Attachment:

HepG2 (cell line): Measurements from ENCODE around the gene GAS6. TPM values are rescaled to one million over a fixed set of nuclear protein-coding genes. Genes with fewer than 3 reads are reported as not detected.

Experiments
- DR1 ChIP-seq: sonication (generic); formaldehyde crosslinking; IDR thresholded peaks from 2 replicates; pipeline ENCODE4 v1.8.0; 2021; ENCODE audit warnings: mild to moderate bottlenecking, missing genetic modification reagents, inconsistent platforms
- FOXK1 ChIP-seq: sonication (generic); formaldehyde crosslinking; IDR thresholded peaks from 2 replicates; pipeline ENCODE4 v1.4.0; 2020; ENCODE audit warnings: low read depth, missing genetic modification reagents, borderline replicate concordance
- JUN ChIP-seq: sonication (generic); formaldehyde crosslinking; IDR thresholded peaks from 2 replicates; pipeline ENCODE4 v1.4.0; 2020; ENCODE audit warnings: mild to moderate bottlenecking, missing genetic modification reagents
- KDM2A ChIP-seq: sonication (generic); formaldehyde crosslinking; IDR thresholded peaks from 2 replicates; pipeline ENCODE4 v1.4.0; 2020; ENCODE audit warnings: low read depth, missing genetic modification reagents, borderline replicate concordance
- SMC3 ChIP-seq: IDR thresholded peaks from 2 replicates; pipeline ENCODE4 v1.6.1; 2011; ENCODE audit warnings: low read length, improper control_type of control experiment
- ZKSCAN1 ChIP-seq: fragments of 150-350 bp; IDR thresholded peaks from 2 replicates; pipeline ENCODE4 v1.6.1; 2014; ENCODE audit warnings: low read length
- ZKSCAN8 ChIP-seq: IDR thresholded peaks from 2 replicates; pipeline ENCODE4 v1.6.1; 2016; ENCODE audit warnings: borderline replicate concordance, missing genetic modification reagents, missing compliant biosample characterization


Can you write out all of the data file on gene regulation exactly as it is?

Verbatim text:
HepG2 (cell line): Measurements from ENCODE around the gene GAS6. TPM values are rescaled to one million over a fixed set of nuclear protein-coding genes. Genes with fewer than 3 reads are reported as not detected.

Experiments
- DR1 ChIP-seq: sonication (generic); formaldehyde crosslinking; IDR thresholded peaks from 2 replicates; pipeline ENCODE4 v1.8.0; 2021; ENCODE audit warnings: mild to moderate bottlenecking, missing genetic modification reagents, inconsistent platforms
- FOXK1 ChIP-seq: sonication (generic); formaldehyde crosslinking; IDR thresholded peaks from 2 replicates; pipeline ENCODE4 v1.4.0; 2020; ENCODE audit warnings: low read depth, missing genetic modification reagents, borderline replicate concordance
- JUN ChIP-seq: sonication (generic); formaldehyde crosslinking; IDR thresholded peaks from 2 replicates; pipeline ENCODE4 v1.4.0; 2020; ENCODE audit warnings: mild to moderate bottlenecking, missing genetic modification reagents
- KDM2A ChIP-seq: sonication (generic); formaldehyde crosslinking; IDR thresholded peaks from 2 replicates; pipeline ENCODE4 v1.4.0; 2020; ENCODE audit warnings: low read depth, missing genetic modification reagents, borderline replicate concordance
- SMC3 ChIP-seq: IDR thresholded peaks from 2 replicates; pipeline ENCODE4 v1.6.1; 2011; ENCODE audit warnings: low read length, improper control_type of control experiment
- ZKSCAN1 ChIP-seq: fragments of 150-350 bp; IDR thresholded peaks from 2 replicates; pipeline ENCODE4 v1.6.1; 2014; ENCODE audit warnings: low read length
- ZKSCAN8 ChIP-seq: IDR thresholded peaks from 2 replicates; pipeline ENCODE4 v1.6.1; 2016; ENCODE audit warnings: borderline replicate concordance, missing genetic modification reagents, missing compliant biosample characterization